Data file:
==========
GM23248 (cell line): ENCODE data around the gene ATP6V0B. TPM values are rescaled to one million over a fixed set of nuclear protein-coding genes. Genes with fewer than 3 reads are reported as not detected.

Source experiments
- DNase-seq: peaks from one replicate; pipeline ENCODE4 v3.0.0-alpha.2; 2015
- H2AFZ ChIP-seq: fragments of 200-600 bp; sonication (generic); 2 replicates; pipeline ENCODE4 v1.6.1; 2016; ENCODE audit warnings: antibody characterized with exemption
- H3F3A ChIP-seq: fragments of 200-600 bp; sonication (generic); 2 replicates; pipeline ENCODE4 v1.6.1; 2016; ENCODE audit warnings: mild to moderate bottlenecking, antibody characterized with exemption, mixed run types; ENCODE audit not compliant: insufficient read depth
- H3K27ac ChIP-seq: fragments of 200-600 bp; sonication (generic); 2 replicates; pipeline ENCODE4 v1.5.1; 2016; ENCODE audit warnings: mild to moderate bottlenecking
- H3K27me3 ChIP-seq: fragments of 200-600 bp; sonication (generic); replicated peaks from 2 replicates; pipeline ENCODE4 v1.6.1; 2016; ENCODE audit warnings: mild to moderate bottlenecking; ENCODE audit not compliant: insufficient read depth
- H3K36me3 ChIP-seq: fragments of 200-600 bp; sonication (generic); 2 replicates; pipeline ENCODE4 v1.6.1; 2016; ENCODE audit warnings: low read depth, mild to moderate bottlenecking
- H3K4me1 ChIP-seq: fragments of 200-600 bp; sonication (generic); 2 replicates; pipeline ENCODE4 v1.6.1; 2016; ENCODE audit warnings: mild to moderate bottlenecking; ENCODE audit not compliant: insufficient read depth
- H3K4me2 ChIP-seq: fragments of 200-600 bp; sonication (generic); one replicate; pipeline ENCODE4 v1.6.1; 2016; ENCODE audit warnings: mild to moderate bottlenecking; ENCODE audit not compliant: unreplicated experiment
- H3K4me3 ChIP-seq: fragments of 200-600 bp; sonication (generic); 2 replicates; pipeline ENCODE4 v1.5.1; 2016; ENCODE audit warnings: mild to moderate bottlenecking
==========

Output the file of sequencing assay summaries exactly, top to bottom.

GM23248 (cell line): ENCODE data around the gene ATP6V0B. TPM values are rescaled to one million over a fixed set of nuclear protein-coding genes. Genes with fewer than 3 reads are reported as not detected.

Source experiments
- DNase-seq: peaks from one replicate; pipeline ENCODE4 v3.0.0-alpha.2; 2015
- H2AFZ ChIP-seq: fragments of 200-600 bp; sonication (generic); 2 replicates; pipeline ENCODE4 v1.6.1; 2016; ENCODE audit warnings: antibody characterized with exemption
- H3F3A ChIP-seq: fragments of 200-600 bp; sonication (generic); 2 replicates; pipeline ENCODE4 v1.6.1; 2016; ENCODE audit warnings: mild to moderate bottlenecking, antibody characterized with exemption, mixed run types; ENCODE audit not compliant: insufficient read depth
- H3K27ac ChIP-seq: fragments of 200-600 bp; sonication (generic); 2 replicates; pipeline ENCODE4 v1.5.1; 2016; ENCODE audit warnings: mild to moderate bottlenecking
- H3K27me3 ChIP-seq: fragments of 200-600 bp; sonication (generic); replicated peaks from 2 replicates; pipeline ENCODE4 v1.6.1; 2016; ENCODE audit warnings: mild to moderate bottlenecking; ENCODE audit not compliant: insufficient read depth
- H3K36me3 ChIP-seq: fragments of 200-600 bp; sonication (generic); 2 replicates; pipeline ENCODE4 v1.6.1; 2016; ENCODE audit warnings: low read depth, mild to moderate bottlenecking
- H3K4me1 ChIP-seq: fragments of 200-600 bp; sonication (generic); 2 replicates; pipeline ENCODE4 v1.6.1; 2016; ENCODE audit warnings: mild to moderate bottlenecking; ENCODE audit not compliant: insufficient read depth
- H3K4me2 ChIP-seq: fragments of 200-600 bp; sonication (generic); one replicate; pipeline ENCODE4 v1.6.1; 2016; ENCODE audit warnings: mild to moderate bottlenecking; ENCODE audit not compliant: unreplicated experiment
- H3K4me3 ChIP-seq: fragments of 200-600 bp; sonication (generic); 2 replicates; pipeline ENCODE4 v1.5.1; 2016; ENCODE audit warnings: mild to moderate bottlenecking